The retail transformation that Verizon underwent has been successful not only because it offered safety, security and speed, but because there is a level of familiarity with every new touchpoint. The appointment scheduling, for example, is similar to that of buying a movie ticket online. What is most important, though, is that employees have remained a key component of the equation. Whether it be virtual Tech Coaches or in-store staff, Verizon has ensured that their new initiative empowers both customers and team members.
Nike Embraces DTC
As has been the case with many successful brands during COVID, Nike had already been thinking of new ways to engage with customers. In 2016, they began scaling back their relationships with wholesale retailers in an effort to increase profit margins and have more control over the customer journey. By directing more traffic to their own stores and website, they were able to hit the ground running (sorry, pun intended) when the pandemic hit.
Of course, we all know about how home workouts and an increased focus on health and fitness became a trend during the pandemic, and Nike was perfectly positioned to capitalize. The brand saw an 83 percent increase in digital sales in 2020 alone, and their e-commerce platforms now account for 30% of total sales – something they had previously hoped would be reached by 2023. But it wasn’t just an intuitive interface or influencer partnerships that led to the dramatic increase; it was the additional offerings that they provided customers, such as making their Training Club app available for free, hosting training videos on their YouTube channel, and launching Nike Experiences – allowing members to connect for workshops and activities in their local communities.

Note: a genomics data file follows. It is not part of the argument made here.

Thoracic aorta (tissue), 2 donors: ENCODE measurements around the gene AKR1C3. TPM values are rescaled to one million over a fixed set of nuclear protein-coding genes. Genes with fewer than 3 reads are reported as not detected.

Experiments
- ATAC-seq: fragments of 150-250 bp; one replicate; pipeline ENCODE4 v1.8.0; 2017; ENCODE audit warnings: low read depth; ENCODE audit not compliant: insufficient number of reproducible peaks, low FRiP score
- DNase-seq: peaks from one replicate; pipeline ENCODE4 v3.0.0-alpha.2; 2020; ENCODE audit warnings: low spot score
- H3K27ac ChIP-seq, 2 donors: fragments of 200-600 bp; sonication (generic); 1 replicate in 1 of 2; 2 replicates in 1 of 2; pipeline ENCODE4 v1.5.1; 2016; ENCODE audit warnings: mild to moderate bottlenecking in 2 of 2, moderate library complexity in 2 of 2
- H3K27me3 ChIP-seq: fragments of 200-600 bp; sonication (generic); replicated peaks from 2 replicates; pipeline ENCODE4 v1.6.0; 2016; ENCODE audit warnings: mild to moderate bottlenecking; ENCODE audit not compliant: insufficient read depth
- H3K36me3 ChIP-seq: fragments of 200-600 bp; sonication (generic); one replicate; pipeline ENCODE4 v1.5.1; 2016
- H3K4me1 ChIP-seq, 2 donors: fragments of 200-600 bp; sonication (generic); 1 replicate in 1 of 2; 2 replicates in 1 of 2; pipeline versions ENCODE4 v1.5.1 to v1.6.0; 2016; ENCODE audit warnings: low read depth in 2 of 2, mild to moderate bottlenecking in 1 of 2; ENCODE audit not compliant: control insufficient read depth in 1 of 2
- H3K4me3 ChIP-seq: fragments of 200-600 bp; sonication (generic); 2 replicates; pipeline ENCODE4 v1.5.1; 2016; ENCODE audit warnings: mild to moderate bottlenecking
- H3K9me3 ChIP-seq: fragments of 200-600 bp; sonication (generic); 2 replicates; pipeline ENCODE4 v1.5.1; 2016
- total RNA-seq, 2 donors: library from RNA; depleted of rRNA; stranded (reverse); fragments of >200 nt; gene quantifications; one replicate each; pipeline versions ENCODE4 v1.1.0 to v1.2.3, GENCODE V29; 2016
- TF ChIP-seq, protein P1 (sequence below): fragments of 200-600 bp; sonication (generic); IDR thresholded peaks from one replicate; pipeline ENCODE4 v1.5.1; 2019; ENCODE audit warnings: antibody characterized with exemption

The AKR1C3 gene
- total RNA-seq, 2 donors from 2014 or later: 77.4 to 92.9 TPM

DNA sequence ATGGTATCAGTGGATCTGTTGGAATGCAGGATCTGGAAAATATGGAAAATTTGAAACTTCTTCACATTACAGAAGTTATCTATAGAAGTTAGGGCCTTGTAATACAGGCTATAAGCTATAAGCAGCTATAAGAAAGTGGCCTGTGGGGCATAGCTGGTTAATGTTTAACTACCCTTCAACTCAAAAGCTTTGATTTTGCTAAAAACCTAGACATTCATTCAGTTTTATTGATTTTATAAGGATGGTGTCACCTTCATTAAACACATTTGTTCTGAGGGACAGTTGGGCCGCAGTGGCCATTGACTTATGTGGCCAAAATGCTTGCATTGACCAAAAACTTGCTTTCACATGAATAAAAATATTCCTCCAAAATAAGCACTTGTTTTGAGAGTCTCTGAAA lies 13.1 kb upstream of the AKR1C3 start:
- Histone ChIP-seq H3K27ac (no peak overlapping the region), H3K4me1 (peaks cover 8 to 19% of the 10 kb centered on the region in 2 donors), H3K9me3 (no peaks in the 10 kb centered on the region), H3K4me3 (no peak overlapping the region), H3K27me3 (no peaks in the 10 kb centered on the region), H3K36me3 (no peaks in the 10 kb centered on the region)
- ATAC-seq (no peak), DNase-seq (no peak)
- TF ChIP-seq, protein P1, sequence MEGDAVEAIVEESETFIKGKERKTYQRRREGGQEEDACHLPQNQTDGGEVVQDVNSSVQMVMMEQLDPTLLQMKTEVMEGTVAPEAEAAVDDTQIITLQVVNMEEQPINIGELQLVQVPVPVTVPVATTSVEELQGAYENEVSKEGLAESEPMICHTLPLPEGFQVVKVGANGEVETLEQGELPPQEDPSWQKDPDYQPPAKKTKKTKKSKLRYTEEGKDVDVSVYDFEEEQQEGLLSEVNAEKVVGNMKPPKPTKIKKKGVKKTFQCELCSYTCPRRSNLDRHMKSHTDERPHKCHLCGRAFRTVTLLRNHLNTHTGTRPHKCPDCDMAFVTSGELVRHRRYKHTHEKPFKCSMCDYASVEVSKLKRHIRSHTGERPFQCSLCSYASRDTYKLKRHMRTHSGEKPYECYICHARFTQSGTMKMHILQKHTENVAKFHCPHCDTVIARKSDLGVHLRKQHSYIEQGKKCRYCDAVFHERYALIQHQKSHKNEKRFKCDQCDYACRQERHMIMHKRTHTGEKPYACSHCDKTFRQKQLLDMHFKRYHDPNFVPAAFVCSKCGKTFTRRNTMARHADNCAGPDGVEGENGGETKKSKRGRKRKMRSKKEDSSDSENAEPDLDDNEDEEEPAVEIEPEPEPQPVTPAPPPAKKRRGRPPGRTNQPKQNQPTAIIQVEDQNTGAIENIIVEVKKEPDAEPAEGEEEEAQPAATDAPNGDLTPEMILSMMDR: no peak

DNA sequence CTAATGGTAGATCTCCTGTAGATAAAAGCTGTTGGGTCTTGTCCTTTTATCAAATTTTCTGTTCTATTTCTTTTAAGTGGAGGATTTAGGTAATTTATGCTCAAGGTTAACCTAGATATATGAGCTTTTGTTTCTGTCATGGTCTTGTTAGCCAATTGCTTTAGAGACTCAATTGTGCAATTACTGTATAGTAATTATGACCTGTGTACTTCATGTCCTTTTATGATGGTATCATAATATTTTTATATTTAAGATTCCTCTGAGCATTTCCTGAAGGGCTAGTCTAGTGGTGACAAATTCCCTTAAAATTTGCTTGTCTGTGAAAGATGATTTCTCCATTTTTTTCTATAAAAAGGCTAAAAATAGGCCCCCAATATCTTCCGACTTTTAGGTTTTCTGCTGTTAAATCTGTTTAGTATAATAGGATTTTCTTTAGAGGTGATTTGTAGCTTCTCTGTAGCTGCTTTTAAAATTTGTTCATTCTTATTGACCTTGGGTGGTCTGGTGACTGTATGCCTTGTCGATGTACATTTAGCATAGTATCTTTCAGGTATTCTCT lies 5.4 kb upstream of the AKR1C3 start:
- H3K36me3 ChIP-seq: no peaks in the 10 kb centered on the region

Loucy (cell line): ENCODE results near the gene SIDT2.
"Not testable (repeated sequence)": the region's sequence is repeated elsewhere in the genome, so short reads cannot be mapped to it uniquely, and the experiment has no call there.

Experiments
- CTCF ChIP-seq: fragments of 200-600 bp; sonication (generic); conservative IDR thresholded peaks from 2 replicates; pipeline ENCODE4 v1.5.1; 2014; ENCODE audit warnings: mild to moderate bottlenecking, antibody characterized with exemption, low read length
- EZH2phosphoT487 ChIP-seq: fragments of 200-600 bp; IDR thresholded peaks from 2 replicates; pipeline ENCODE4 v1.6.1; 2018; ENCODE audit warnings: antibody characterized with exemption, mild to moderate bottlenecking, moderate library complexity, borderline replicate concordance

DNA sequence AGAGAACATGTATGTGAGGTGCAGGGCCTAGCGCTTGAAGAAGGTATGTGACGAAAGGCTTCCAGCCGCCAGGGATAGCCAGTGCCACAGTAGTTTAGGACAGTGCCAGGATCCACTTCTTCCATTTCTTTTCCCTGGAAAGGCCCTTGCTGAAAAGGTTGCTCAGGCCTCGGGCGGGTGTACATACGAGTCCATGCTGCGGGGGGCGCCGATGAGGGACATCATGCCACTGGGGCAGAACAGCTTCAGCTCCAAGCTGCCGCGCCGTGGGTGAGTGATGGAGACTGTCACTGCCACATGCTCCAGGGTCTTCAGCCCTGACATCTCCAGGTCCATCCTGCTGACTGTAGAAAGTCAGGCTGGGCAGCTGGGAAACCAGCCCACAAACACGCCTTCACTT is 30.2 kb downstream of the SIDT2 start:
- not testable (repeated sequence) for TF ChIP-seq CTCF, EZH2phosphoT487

The added benefits of being a Nike Member has created loyalty that would not be possible in a basic transactional relationship. Even during the strictest lockdowns, customers were able to stay healthy, connected and engaged, while Nike has been able to stay in the pocket of close to 2 million active users in over 200 countries around the world.
Learning from the Best
The key takeaway from these three examples is that Oreo, Verizon and Nike embraced disruption and welcomed change. Not only did they survive, but they were able to come up with innovative ways to connect with their audiences and make their customers’ (and employees’) lives easier. “Organisations that become paralyzed or only participate in incremental change are those that don’t have the muscle memory of transformation in their ethos,” says Tsedal Neeley, professor of Business Administration at Harvard Business School. By having some foresight and creating a work culture that knows how to adapt, brands in all industries and of all sizes can come out of 2022 stronger than ever before.